Charles Bronson Film Festival Day 1: Breakout

In between “Death Wish” the most influential starring vehicle of Bronson’s career, and “Hard Times”, the most accomplished performance in his career, came this movie, an exploitation picture based on a real event but sold as a fictional story [something that never happens these days]. The premise of “Breakout” is simple. Robert Duvall is an unjustly imprisoned American in Mexico. His detention has been arranged for by the company he worked for because he has information that would be damaging to them. His wife is trying to arrange an escape from the prison and she hires Bronson’s character to carry it out.

Nick Colton is a somewhat shady bush pilot who is willing to run afoul of the law if necessary. Unlike the TV promo you see above, in the film, his price is not $250,000, it’s actually $1200 at first. Bronson plays Nick as an almost comic character; he is full of bravado, bullshit and big ideas.  At first he doesn’t realize what he got himself into and the initial attempt at escape fails. The second attempt involves Randy Quaid in drag, and you know that’s not going to get it done. Finally he latches onto the idea that the film is based on, he will land a helicopter in the prison yard and lift the prisoner directly out of the fortress. Of course, he is not really a helicopter pilot and there are plenty of other complications.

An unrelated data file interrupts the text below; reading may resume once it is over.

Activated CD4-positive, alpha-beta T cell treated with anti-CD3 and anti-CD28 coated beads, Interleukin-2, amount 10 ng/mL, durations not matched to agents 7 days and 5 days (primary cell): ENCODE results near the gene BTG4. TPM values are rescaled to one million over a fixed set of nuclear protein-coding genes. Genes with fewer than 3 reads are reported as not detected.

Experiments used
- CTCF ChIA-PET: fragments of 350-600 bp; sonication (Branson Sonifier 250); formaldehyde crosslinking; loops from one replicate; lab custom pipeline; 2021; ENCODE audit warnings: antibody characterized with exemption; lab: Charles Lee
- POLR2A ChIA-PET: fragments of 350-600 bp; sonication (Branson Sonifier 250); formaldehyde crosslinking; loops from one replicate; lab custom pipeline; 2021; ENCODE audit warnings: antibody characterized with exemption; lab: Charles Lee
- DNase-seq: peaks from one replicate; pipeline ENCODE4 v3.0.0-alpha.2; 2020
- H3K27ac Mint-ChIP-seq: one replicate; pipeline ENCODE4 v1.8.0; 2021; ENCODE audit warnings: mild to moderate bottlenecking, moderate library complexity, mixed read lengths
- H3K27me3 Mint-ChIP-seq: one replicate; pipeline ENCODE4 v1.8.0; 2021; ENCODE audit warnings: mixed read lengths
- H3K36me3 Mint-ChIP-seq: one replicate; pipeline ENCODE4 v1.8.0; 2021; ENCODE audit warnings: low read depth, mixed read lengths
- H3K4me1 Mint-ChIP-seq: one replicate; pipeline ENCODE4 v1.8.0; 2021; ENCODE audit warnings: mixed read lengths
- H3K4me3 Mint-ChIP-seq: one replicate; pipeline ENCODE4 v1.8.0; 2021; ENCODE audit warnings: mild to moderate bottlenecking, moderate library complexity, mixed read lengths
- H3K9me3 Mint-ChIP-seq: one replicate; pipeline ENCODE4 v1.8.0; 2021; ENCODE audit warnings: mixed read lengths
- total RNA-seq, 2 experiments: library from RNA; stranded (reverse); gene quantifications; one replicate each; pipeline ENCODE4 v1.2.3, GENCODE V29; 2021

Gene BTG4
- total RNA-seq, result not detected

Originally, the film was cast with Kris Kristofferson in the role but Bronson stepped in when he left the project. Robert Duvall was a successful actor but he was not yet the movie star he would become. Between 1972 and 1975 he made ten films that were not “the Godfather” including pulp material like “The Killer Elite”, “The Outfit” and this film. As the imprisoned executive, slowly losing touch with himself and becoming physically weaker as each day passes, Duvall turns in a competent performance with one really memorable scene. When he attempts to bribe his way out of the prison, the ruse that is being used is that he will occupy the wooden casket of a fellow prisoner who had died. The captain of the prison knows this is happening and basically tortures the man by pretending to bury the casket while Duvall is in it.